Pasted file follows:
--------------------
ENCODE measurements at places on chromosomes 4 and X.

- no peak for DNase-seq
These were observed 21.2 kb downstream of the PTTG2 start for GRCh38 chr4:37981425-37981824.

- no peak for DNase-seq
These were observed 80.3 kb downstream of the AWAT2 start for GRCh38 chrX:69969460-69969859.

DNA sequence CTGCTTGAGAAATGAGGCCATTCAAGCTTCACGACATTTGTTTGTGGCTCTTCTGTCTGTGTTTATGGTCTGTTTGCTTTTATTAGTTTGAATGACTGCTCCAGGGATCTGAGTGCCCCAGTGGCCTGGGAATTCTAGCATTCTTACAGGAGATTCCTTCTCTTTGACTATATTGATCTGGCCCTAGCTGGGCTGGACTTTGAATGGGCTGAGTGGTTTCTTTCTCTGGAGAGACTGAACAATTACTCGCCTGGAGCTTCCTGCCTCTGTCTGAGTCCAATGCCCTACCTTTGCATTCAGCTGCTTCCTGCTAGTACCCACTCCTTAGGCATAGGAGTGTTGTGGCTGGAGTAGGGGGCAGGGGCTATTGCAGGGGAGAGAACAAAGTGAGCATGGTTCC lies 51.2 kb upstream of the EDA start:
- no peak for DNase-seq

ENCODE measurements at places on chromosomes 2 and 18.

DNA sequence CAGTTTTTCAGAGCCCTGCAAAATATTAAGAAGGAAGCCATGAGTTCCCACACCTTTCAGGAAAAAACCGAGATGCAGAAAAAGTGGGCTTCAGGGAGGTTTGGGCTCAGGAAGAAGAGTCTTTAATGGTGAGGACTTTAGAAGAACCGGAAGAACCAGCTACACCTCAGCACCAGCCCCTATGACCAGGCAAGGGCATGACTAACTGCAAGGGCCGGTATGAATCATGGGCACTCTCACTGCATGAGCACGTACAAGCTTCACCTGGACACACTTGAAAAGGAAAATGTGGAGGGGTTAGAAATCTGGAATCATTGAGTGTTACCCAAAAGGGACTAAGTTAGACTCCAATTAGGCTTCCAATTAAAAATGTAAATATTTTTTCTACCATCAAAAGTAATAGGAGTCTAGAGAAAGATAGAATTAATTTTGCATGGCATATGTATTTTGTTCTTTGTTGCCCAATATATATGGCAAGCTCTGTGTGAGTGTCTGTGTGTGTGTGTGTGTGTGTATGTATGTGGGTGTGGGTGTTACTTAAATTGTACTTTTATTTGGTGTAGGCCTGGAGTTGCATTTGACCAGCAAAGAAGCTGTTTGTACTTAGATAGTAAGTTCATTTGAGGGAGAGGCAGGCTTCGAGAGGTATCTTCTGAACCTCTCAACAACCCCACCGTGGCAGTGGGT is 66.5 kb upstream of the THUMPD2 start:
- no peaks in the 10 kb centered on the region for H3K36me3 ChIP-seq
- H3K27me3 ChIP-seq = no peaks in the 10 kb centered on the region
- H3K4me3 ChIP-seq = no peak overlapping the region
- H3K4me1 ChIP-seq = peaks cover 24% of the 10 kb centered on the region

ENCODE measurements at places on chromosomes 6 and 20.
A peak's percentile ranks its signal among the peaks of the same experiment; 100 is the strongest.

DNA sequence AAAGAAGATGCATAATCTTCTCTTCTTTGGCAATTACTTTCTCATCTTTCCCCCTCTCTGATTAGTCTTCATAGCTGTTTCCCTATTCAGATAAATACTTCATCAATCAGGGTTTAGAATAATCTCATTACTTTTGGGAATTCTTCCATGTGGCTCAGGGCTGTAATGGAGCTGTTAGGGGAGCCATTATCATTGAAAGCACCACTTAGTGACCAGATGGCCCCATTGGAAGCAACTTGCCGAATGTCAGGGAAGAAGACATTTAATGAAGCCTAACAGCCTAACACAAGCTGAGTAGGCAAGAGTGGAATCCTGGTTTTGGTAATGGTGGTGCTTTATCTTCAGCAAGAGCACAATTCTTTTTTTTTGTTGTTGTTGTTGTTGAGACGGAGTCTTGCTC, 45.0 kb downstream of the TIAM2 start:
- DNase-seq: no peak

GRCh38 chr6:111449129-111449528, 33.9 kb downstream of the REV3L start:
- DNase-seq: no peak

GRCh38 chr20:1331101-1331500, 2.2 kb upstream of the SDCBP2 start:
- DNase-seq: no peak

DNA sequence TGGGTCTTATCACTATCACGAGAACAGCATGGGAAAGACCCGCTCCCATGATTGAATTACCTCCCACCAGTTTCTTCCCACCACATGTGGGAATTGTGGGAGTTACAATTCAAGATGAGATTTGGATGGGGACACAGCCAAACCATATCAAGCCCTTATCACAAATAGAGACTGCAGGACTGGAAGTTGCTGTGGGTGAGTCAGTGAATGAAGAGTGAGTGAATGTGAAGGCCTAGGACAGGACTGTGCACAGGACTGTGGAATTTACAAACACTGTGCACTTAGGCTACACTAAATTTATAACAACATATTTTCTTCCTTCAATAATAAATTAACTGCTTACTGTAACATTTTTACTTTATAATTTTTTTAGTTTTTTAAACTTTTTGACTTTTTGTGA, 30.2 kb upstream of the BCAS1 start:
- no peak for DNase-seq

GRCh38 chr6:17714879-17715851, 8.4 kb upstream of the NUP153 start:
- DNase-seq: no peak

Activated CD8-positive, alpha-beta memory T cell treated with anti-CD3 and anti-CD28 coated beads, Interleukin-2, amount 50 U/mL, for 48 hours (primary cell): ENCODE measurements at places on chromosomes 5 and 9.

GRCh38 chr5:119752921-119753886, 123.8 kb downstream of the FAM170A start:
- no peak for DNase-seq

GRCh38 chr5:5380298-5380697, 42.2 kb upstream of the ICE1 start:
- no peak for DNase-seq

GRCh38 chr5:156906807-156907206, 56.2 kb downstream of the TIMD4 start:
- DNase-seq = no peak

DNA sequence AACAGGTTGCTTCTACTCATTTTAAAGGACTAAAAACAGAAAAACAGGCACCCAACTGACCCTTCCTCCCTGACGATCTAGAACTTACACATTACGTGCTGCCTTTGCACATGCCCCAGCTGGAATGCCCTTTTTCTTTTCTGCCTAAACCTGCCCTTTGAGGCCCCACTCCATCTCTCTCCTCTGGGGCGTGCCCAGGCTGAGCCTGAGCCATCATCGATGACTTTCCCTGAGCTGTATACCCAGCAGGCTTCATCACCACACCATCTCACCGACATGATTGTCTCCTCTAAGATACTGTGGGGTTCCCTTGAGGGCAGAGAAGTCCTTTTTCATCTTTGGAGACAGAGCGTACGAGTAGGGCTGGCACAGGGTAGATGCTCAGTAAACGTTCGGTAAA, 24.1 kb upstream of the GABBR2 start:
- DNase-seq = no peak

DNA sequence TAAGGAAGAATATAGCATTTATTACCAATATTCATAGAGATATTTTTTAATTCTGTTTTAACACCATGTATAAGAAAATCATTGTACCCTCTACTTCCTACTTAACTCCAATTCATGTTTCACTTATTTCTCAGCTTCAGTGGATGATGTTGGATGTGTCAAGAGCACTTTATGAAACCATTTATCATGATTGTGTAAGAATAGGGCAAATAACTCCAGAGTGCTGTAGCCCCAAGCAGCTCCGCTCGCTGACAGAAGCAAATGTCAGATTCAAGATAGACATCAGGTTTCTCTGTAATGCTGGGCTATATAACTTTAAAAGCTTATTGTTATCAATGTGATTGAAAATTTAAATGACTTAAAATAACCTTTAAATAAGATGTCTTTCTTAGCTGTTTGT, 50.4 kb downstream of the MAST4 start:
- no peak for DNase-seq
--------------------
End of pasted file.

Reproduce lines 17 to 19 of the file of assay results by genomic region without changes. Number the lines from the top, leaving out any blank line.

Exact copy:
- DNase-seq: no peak

GRCh38 chr6:111449129-111449528, 33.9 kb downstream of the REV3L start:
- DNase-seq: no peak